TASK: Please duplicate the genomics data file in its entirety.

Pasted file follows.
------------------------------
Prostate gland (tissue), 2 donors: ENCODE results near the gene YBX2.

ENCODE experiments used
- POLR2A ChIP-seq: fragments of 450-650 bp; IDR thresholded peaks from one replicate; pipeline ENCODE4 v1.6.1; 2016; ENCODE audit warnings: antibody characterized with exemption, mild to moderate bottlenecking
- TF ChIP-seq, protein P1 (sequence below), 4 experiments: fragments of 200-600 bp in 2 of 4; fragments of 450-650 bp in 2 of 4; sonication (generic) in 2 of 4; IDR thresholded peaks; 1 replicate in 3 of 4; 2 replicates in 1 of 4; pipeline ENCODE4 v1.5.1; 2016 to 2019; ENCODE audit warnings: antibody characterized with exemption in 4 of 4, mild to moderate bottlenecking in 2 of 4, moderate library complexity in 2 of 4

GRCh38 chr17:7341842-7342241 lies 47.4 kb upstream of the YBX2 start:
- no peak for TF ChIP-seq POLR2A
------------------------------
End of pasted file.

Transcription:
Prostate gland (tissue), 2 donors: ENCODE results near the gene YBX2.

ENCODE experiments used
- POLR2A ChIP-seq: fragments of 450-650 bp; IDR thresholded peaks from one replicate; pipeline ENCODE4 v1.6.1; 2016; ENCODE audit warnings: antibody characterized with exemption, mild to moderate bottlenecking
- TF ChIP-seq, protein P1 (sequence below), 4 experiments: fragments of 200-600 bp in 2 of 4; fragments of 450-650 bp in 2 of 4; sonication (generic) in 2 of 4; IDR thresholded peaks; 1 replicate in 3 of 4; 2 replicates in 1 of 4; pipeline ENCODE4 v1.5.1; 2016 to 2019; ENCODE audit warnings: antibody characterized with exemption in 4 of 4, mild to moderate bottlenecking in 2 of 4, moderate library complexity in 2 of 4

GRCh38 chr17:7341842-7342241 lies 47.4 kb upstream of the YBX2 start:
- no peak for TF ChIP-seq POLR2A